Careers that make a difference to the UK economy

Colleague case study - Judith Hartley

If you work hard, take responsibility for your own development and look for those opportunities, the Bank will give you the platform to progress.

Judith Hartley
Chief Executive

I’ve worked in both the public and private sectors, and the key difference in working for the Bank is that there’s so much variety.

No two days are the same.

You also work on some really topical national policy questions and initiatives – it’s a really interesting place!

I’ve been in my current role since September 2020, so it’s still early days. I’ve had to get up to speed as quickly as possible.

The two commercial companies within the British Business Bank group – British Patient Capital and British Business Investments – they’re the parts of the Bank that generate the group’s profit.

Both are going through really interesting periods in their overall development, so there’s never a dull moment working in this area.

Each subsidiary company has its own independent board, chair and non-executives.

I work closely with these board members, especially the chairs, to set the overall strategic direction for each company.

I also sit as an observer on the Bank’s board and I’ve become a member of its executive committee as well.

So I spend a lot of time in board and committee meetings now, much more than I did in my previous roles at the Bank.

I’ve done a number of different roles at the Bank and, for me, it’s been one of the many pluses of working here.

You can develop your skills and you can get on – I think I’m a pretty good example of that.

I’ve worked in ‘access to finance’ for small businesses for about 12 years now.

My first role was in the organisation that preceded the Bank – Capital for Enterprise – which I joined as a director in 2009.

When British Business Bank was set up in 2014, those colleagues within Capital for Enterprise were transferred over and I’ve been here ever since.

I’ve held a number of different roles in my time with the Bank.

After starting as a director, I was subsequently promoted to managing director level and, for several years, was responsible for delivering different debt and guarantee initiatives for the Bank, on behalf of the Government.

By 2017, I was ready for change. At that point, the regional agenda – or ‘levelling up’ as it’s called now – was becoming more important.

The Bank wanted a presence within each region and nation of the UK, and so created its UK Network.

I became managing director of this new area, and was responsible for designing what the team would do, determining how it would operate, and getting it up and running.

When COVID-19 struck in 2020, it soon became obvious that the Bank was going to be delivering lots of new initiatives and needing to do so quickly.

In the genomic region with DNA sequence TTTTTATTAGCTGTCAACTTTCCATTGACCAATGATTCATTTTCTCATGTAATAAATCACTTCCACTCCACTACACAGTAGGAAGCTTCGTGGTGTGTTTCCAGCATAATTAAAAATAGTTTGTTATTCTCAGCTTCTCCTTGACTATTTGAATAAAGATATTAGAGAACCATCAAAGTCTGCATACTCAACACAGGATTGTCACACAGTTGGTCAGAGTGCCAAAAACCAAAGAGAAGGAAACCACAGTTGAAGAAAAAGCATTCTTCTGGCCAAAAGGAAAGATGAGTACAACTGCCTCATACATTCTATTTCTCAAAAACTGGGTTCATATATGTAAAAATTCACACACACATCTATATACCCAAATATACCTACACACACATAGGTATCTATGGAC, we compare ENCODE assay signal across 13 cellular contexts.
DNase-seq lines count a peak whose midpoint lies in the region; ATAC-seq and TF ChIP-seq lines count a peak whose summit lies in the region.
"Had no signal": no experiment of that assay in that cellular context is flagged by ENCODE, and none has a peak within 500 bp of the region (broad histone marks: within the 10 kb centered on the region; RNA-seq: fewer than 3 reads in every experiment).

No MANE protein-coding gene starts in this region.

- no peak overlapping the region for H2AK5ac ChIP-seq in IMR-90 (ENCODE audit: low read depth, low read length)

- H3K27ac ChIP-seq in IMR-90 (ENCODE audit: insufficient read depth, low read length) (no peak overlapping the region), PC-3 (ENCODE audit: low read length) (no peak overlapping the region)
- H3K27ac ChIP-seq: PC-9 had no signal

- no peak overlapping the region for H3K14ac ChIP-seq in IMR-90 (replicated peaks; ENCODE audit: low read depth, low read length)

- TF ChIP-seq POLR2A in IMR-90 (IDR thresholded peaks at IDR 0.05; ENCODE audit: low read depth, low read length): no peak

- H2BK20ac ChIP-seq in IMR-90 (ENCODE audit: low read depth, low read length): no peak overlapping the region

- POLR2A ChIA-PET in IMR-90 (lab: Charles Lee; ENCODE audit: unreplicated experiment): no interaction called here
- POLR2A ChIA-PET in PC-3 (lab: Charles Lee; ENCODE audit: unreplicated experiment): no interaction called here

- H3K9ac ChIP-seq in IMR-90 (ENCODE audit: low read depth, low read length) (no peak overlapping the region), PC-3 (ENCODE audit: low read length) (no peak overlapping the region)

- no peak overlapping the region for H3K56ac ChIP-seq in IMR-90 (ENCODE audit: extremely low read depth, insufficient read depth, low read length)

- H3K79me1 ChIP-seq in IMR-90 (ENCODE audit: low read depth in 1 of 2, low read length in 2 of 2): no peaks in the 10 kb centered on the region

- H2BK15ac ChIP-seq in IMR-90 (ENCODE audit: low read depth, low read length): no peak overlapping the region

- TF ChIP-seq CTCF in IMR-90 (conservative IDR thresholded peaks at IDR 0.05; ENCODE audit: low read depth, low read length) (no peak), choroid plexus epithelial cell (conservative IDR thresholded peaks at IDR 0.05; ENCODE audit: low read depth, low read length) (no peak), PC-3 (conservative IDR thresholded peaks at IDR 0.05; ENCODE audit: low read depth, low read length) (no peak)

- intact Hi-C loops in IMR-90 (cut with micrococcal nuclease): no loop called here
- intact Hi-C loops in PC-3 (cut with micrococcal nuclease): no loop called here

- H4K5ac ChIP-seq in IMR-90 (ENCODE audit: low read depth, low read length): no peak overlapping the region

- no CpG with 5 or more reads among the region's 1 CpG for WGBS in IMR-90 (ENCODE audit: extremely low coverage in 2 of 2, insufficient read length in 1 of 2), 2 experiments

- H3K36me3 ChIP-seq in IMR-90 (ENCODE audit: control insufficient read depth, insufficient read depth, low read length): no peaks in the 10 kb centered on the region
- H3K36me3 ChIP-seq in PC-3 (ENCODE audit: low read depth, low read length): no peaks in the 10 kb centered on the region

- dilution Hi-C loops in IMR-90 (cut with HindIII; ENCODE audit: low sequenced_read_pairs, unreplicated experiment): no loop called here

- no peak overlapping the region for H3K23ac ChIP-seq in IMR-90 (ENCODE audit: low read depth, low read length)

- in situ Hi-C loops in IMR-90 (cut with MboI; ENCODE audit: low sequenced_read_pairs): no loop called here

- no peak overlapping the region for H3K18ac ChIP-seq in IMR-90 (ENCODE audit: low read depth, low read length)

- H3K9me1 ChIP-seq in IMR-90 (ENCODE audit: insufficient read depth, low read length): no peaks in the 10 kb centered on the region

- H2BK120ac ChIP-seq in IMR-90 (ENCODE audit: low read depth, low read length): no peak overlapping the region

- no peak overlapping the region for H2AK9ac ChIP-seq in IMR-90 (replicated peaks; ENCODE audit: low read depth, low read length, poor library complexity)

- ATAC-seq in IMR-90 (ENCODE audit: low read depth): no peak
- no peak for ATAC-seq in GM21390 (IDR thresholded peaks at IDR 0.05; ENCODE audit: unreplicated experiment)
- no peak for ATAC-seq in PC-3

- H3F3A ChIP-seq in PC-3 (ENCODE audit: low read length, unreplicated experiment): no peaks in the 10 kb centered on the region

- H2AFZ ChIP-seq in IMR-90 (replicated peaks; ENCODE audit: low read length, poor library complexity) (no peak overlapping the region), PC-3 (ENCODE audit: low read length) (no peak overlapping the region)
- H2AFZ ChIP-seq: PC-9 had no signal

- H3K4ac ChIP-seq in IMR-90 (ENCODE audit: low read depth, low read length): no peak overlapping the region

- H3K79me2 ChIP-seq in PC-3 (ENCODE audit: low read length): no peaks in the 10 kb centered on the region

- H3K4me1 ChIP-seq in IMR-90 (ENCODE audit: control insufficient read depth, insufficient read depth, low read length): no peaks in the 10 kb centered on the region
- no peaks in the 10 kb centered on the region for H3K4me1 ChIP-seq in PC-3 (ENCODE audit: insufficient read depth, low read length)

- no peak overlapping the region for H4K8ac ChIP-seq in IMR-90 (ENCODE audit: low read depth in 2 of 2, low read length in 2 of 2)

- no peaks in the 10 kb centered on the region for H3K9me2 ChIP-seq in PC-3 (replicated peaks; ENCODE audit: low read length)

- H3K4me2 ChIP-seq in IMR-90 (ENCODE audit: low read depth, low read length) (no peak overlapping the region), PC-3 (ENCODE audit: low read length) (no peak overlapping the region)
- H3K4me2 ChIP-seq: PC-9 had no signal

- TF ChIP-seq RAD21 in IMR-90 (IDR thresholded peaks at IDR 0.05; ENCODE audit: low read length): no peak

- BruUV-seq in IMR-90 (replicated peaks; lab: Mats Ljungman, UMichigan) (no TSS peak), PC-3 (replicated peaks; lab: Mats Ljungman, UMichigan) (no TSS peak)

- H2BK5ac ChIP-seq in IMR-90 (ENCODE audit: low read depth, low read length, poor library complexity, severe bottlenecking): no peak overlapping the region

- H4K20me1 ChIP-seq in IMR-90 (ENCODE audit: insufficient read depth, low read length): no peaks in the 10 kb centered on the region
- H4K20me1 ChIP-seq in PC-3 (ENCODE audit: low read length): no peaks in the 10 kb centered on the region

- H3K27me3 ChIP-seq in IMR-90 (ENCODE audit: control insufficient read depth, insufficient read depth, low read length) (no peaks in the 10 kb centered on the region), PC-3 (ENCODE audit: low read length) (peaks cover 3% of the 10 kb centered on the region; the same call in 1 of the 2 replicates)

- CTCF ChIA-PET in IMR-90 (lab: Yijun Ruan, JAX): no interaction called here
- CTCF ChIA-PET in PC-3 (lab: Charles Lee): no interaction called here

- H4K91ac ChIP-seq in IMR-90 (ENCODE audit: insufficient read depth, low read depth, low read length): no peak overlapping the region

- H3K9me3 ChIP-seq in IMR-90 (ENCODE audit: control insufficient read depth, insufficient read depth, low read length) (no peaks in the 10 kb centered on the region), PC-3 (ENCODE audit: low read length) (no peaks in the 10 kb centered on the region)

The lockdowns meant the UK Network team – which is made up of lots of very experienced individuals – was unable to operate as normal.

So I volunteered myself and the team to help out with some of the new initiatives the Bank was introduced in response to COVID.

If you work hard, take responsibility for your own development and look for those opportunities, the Bank will give you the platform to progress.

It’s a great place to work. It’s a very friendly and mission-driven organisation.

That’s the feedback we get from colleagues.

And I believe there’s scope for career progression.

We’re still quite a small organisation and so we can’t facilitate the automatic progression that you often find in large corporates.

But we do try to help our people progress wherever we can. As you can see from the various roles I’ve had, I’m proof of that!

“As an organisation, we do always try and keep a close check on diversity and inclusion. And by that, I mean diversity in its broadest sense, not just gender diversity.”

So, yes, I am a woman in a senior role and yes, this is an organisation that has lots of women in senior roles, including at board level. And that’s great and long may it continue!

I’m very keen to see other women progress to a senior level too. Sometimes, it’s simply that women don’t have the confidence or belief that they can do it. Anything I can do to help give women that extra confidence – by acting as a sounding board or a coach, for example – I’ll do it, as will the Bank as a whole.

The two subsidiary companies I’ve moved into: the teams are highly diverse, not just by gender but by ethnicity as well. And it’s great, because it brings a breadth of opinion and views, which benefits everyone.

Our recruitment guidance

We use a repeatable, four-step process when it comes to recruiting. And, as an equal opportunity employer, we can and will make adjustments to our process depending on what an applicant needs.

We’ve pulled together a useful outline of what our recruitment process looks like, along with some recommendations - and frequently asked questions – for anyone who wants to apply for a role with British Business Bank.